Watters focuses on the tropes and narrative tricks that analyst-entrepreneurs like Clayton Christensen (Harvard) and Sebastian Thrun (Udacity) use to make a case that their narratives are relevant, worth paying attention to, and equally important worth paying for. Her wittily crafted argument reminded me, somewhat, of Nigel Thrift’s writings on the “cultural circuit of capital” in his book Knowing Capitalism in that both of them seek to understand how and why invented development concepts become “unassailably true,” or practices such as “blended learning” get taken up and get incorporated into new political-economic agenda (like austerity). As Watters aptly puts it:
The structure to this sort of narrative is certainly a well-known and oft-told one in folklore — in tales of both a religious and secular sort. Doom. Suffering. Armageddon. Then paradise.
But who’s paradise is it?
OCEAN SCIENCE IN CANADA: MEETING THE CHALLENGE, SEIZING THE OPPORTUNITY, by the Expert Panel on Canadian Ocean Science (Council of Canadian Academies, November 2013). While the title of this report conveys a very Canada-focused study, the 200-page text does a wonderful job of positioning Canada in global context with respect to other spaces of knowledge production about ocean sciences. The charge framing the report was:
What are Canada’s needs and capacities with regard to the major research questions in ocean science that would enable it to address Canadian ocean issues and issues relating to Canada’s coasts and enhance its leading role as an international partner in ocean science?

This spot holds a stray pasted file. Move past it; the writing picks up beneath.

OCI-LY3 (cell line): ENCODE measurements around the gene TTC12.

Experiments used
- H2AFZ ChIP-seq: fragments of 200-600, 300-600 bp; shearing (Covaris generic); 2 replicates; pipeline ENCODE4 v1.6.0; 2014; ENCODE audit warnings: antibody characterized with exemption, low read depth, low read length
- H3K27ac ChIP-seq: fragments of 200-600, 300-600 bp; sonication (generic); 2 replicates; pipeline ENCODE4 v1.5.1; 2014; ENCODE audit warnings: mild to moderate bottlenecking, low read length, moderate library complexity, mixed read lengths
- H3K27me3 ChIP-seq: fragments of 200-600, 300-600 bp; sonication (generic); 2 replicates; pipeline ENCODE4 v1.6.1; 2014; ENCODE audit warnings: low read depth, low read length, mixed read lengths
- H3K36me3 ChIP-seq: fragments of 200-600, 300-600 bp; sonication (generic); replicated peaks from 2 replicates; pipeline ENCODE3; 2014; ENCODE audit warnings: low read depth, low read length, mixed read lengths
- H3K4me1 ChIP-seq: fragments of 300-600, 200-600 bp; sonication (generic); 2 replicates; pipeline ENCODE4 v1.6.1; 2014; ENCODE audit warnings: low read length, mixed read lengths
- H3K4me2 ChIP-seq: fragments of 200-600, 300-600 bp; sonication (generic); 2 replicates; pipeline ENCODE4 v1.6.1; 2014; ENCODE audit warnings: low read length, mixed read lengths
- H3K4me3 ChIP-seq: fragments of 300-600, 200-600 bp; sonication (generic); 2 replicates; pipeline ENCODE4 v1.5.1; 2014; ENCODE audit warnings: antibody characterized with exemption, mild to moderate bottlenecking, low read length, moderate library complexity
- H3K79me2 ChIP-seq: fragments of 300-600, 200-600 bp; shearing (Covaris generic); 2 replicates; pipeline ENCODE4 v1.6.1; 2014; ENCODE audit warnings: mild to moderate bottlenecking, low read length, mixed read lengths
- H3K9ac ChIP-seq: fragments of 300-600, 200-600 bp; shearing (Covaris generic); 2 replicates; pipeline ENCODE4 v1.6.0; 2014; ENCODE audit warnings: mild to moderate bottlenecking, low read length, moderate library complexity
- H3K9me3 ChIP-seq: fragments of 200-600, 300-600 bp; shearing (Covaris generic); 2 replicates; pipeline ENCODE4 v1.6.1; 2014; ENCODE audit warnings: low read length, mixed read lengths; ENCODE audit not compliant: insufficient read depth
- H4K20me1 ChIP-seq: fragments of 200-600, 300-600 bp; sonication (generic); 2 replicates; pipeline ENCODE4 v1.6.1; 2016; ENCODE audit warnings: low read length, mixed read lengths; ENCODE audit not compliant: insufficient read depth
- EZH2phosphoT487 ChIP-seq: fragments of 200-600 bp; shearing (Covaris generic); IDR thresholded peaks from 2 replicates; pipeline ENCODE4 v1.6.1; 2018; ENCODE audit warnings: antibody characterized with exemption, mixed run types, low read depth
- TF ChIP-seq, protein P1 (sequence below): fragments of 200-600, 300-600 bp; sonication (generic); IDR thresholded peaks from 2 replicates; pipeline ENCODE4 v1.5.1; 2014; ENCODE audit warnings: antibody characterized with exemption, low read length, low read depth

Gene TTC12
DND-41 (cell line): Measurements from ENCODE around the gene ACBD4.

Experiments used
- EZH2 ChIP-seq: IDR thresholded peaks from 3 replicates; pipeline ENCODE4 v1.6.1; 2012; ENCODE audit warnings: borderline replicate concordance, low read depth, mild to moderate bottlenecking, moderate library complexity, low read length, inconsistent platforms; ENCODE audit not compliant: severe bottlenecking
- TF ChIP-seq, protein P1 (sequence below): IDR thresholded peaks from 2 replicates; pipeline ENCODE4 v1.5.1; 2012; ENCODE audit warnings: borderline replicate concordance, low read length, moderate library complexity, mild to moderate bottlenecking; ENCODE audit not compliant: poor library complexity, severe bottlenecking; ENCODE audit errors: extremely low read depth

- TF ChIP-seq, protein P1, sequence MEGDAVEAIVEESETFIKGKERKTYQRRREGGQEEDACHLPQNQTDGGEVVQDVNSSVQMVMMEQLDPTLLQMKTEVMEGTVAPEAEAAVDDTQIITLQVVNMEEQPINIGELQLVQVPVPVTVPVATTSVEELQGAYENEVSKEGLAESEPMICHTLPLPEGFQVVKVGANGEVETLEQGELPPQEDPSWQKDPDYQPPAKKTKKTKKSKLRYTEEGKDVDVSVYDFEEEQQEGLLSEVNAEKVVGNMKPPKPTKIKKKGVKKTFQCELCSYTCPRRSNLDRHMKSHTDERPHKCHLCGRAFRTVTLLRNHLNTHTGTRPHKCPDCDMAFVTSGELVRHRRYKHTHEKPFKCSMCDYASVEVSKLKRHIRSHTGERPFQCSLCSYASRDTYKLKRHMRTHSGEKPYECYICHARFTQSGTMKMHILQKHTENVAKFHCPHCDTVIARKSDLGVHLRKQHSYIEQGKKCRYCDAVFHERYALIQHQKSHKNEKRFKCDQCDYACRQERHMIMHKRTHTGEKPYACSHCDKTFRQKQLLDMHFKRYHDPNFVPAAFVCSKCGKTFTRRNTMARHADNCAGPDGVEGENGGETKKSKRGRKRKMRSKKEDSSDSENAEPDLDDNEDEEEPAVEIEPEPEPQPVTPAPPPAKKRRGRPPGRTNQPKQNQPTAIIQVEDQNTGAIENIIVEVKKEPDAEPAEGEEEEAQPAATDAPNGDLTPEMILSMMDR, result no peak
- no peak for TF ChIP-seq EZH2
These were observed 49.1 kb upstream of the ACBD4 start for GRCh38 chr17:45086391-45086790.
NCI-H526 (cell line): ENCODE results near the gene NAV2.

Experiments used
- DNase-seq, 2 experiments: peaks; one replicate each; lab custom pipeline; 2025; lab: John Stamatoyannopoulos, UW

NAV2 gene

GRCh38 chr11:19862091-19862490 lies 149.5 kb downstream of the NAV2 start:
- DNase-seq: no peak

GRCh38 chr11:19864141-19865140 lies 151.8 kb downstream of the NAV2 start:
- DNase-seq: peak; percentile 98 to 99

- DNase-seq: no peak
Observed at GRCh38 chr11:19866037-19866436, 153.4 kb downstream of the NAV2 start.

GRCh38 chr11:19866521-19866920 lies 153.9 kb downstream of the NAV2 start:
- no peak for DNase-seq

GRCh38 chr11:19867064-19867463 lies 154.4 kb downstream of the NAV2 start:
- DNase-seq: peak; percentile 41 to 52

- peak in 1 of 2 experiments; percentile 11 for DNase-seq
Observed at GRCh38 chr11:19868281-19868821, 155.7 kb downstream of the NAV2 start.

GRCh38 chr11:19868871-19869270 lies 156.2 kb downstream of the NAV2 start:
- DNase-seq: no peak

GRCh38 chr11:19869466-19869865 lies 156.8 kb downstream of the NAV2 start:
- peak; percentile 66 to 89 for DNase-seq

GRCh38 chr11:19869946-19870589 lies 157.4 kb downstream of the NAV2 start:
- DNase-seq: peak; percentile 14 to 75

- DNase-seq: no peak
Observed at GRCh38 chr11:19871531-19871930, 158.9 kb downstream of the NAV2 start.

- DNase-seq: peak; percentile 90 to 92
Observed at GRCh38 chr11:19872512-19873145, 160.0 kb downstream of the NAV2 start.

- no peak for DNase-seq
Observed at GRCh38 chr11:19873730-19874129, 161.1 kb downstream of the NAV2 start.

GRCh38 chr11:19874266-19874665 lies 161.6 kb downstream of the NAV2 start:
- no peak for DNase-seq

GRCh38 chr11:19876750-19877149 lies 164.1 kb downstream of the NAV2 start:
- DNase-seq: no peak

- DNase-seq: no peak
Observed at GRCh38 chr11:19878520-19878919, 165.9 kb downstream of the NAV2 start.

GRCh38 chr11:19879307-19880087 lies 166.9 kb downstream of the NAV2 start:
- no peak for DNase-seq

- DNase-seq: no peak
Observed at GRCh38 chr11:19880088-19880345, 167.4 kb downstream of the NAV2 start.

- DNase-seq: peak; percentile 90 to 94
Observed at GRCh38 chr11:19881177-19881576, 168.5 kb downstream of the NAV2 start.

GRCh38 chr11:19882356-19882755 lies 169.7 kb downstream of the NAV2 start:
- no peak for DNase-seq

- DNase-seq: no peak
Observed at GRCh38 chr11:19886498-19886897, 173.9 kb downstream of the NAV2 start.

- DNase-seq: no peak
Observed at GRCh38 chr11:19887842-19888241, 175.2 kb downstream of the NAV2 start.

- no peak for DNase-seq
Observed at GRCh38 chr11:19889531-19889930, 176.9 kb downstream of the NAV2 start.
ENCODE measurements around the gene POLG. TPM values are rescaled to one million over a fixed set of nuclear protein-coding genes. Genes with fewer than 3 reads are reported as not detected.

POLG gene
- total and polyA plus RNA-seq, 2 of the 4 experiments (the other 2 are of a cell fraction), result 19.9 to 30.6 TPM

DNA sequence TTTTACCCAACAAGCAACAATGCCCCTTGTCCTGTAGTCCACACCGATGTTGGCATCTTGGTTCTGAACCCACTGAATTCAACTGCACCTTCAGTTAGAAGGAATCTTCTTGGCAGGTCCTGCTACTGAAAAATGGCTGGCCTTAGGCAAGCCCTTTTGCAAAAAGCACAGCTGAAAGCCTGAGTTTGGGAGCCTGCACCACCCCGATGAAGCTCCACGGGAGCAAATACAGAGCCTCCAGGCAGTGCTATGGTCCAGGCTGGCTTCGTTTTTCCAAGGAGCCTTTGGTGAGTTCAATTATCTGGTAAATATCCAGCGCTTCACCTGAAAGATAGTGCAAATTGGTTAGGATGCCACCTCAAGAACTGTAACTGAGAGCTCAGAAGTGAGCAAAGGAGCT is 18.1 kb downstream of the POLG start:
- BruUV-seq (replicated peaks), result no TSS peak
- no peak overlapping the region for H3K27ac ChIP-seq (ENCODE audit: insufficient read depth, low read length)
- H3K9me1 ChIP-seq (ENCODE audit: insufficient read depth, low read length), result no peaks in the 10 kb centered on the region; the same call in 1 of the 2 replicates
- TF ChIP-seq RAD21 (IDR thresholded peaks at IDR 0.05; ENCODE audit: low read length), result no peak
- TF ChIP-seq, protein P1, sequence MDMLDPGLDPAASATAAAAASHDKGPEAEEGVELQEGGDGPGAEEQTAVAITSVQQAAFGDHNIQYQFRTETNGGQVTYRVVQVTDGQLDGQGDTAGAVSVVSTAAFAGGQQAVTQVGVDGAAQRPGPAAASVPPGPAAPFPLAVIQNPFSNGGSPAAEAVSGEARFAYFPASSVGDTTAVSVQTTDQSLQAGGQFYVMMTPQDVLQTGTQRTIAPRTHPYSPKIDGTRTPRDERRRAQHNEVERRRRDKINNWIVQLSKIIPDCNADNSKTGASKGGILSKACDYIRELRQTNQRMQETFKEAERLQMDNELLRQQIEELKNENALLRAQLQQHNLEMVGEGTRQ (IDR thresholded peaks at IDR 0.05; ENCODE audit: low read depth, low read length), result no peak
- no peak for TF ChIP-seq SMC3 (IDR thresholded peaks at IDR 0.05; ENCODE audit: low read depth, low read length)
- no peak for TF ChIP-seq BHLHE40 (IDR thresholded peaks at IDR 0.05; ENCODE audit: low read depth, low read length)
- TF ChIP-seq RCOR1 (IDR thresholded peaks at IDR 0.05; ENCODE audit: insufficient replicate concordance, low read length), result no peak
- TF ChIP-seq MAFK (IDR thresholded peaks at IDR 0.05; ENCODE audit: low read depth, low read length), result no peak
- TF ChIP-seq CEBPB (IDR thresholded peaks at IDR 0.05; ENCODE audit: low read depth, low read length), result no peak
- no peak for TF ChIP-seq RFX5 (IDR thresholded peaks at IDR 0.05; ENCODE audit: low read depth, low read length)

This charge was addressed via an analysis of Canada’s “capacity in ocean science” via an assessment of: human capacity; organizations, networks, and collaboration; physical and information infrastructure; funding; policy and governance.
From a global higher ed perspective, Chapter 3 (Canada’s Output and Impact in Ocean Science) is fascinating. This chapter’s key findings
- Canada ranks 7th in the world by number of ocean science papers published, and 11th in scientific impact of its papers, as measured by average relative citations.
- Ocean science in Canada grew at a slower pace compared with other fields of science in 2003–2011, meaning that its share of Canada’s total research output declined during this period.
- Although national organizations such as DFO [Department of Fisheries and Oceans] and Environment Canada are highly connected hubs, collaborations in Canada are otherwise more decentralized, resembling a network of regional clusters.
- Ocean science papers with international co-authors are cited more often than papers with authors from a single country, especially from Canada.
are bolstered by a variety of very well designed visualizations that identify the spaces and networks of Ocean Science knowledge production. Four of these images are pasted in below. Who knew that inland Alberta and Switzerland were key sites of knowledge production related to the world’s oceans!
This report reminded me of some other recent reports and documents:
- Geographies of the World’s Knowledge (2009)
- Knowledge, Networks and Nations (2011)
- International Comparative Performance of the UK Research Base (2011)
- Comparative Benchmarking of European and US Research Collaboration and Researcher Mobility (2013)
that are also are attempting to understand, and visually represent, the uneven spaces of knowledge production and circulation. In many of these reports the associated visualizations play an integral role in conveying key analytic messages. Thus, even if you are not interested in the ocean sciences, Ocean Science in Canada is still worth a read and could provide a model of sorts for assessments of other forms of research output and impact.